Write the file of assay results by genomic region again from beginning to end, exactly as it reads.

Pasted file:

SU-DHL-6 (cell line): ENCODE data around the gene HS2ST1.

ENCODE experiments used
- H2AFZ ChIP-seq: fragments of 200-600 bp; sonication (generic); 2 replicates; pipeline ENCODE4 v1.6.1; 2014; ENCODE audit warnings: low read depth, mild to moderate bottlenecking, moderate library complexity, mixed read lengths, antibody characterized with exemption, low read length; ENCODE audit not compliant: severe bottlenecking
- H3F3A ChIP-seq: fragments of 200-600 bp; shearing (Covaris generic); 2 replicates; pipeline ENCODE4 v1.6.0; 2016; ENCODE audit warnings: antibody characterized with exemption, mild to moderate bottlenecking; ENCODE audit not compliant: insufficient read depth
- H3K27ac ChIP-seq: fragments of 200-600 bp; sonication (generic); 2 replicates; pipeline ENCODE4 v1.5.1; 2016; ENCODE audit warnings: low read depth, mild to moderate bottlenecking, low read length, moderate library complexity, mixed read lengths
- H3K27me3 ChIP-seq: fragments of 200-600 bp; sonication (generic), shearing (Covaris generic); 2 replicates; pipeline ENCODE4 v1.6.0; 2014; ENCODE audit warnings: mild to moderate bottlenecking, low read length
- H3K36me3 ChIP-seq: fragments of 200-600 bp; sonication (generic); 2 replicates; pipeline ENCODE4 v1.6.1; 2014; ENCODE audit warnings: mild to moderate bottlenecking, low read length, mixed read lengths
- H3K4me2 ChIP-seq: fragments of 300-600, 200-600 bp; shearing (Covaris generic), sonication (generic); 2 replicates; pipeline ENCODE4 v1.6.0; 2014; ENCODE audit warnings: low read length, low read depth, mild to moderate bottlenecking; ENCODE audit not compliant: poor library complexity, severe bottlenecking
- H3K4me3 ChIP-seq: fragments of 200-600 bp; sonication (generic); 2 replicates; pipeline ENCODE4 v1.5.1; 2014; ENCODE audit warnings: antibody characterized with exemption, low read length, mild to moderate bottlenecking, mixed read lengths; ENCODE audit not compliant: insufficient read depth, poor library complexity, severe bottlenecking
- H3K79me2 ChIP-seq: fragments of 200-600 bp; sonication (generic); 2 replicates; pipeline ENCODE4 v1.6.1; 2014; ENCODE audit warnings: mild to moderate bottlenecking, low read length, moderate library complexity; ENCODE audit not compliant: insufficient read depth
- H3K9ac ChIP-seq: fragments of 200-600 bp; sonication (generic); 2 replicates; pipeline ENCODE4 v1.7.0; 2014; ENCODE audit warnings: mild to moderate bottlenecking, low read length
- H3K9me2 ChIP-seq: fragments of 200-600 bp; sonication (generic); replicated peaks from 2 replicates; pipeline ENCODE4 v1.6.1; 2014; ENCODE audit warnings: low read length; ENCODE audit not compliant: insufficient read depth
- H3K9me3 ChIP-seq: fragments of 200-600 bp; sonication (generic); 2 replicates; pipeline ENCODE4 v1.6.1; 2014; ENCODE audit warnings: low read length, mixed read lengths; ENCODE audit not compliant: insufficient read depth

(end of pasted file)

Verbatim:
SU-DHL-6 (cell line): ENCODE data around the gene HS2ST1.

ENCODE experiments used
- H2AFZ ChIP-seq: fragments of 200-600 bp; sonication (generic); 2 replicates; pipeline ENCODE4 v1.6.1; 2014; ENCODE audit warnings: low read depth, mild to moderate bottlenecking, moderate library complexity, mixed read lengths, antibody characterized with exemption, low read length; ENCODE audit not compliant: severe bottlenecking
- H3F3A ChIP-seq: fragments of 200-600 bp; shearing (Covaris generic); 2 replicates; pipeline ENCODE4 v1.6.0; 2016; ENCODE audit warnings: antibody characterized with exemption, mild to moderate bottlenecking; ENCODE audit not compliant: insufficient read depth
- H3K27ac ChIP-seq: fragments of 200-600 bp; sonication (generic); 2 replicates; pipeline ENCODE4 v1.5.1; 2016; ENCODE audit warnings: low read depth, mild to moderate bottlenecking, low read length, moderate library complexity, mixed read lengths
- H3K27me3 ChIP-seq: fragments of 200-600 bp; sonication (generic), shearing (Covaris generic); 2 replicates; pipeline ENCODE4 v1.6.0; 2014; ENCODE audit warnings: mild to moderate bottlenecking, low read length
- H3K36me3 ChIP-seq: fragments of 200-600 bp; sonication (generic); 2 replicates; pipeline ENCODE4 v1.6.1; 2014; ENCODE audit warnings: mild to moderate bottlenecking, low read length, mixed read lengths
- H3K4me2 ChIP-seq: fragments of 300-600, 200-600 bp; shearing (Covaris generic), sonication (generic); 2 replicates; pipeline ENCODE4 v1.6.0; 2014; ENCODE audit warnings: low read length, low read depth, mild to moderate bottlenecking; ENCODE audit not compliant: poor library complexity, severe bottlenecking
- H3K4me3 ChIP-seq: fragments of 200-600 bp; sonication (generic); 2 replicates; pipeline ENCODE4 v1.5.1; 2014; ENCODE audit warnings: antibody characterized with exemption, low read length, mild to moderate bottlenecking, mixed read lengths; ENCODE audit not compliant: insufficient read depth, poor library complexity, severe bottlenecking
- H3K79me2 ChIP-seq: fragments of 200-600 bp; sonication (generic); 2 replicates; pipeline ENCODE4 v1.6.1; 2014; ENCODE audit warnings: mild to moderate bottlenecking, low read length, moderate library complexity; ENCODE audit not compliant: insufficient read depth
- H3K9ac ChIP-seq: fragments of 200-600 bp; sonication (generic); 2 replicates; pipeline ENCODE4 v1.7.0; 2014; ENCODE audit warnings: mild to moderate bottlenecking, low read length
- H3K9me2 ChIP-seq: fragments of 200-600 bp; sonication (generic); replicated peaks from 2 replicates; pipeline ENCODE4 v1.6.1; 2014; ENCODE audit warnings: low read length; ENCODE audit not compliant: insufficient read depth
- H3K9me3 ChIP-seq: fragments of 200-600 bp; sonication (generic); 2 replicates; pipeline ENCODE4 v1.6.1; 2014; ENCODE audit warnings: low read length, mixed read lengths; ENCODE audit not compliant: insufficient read depth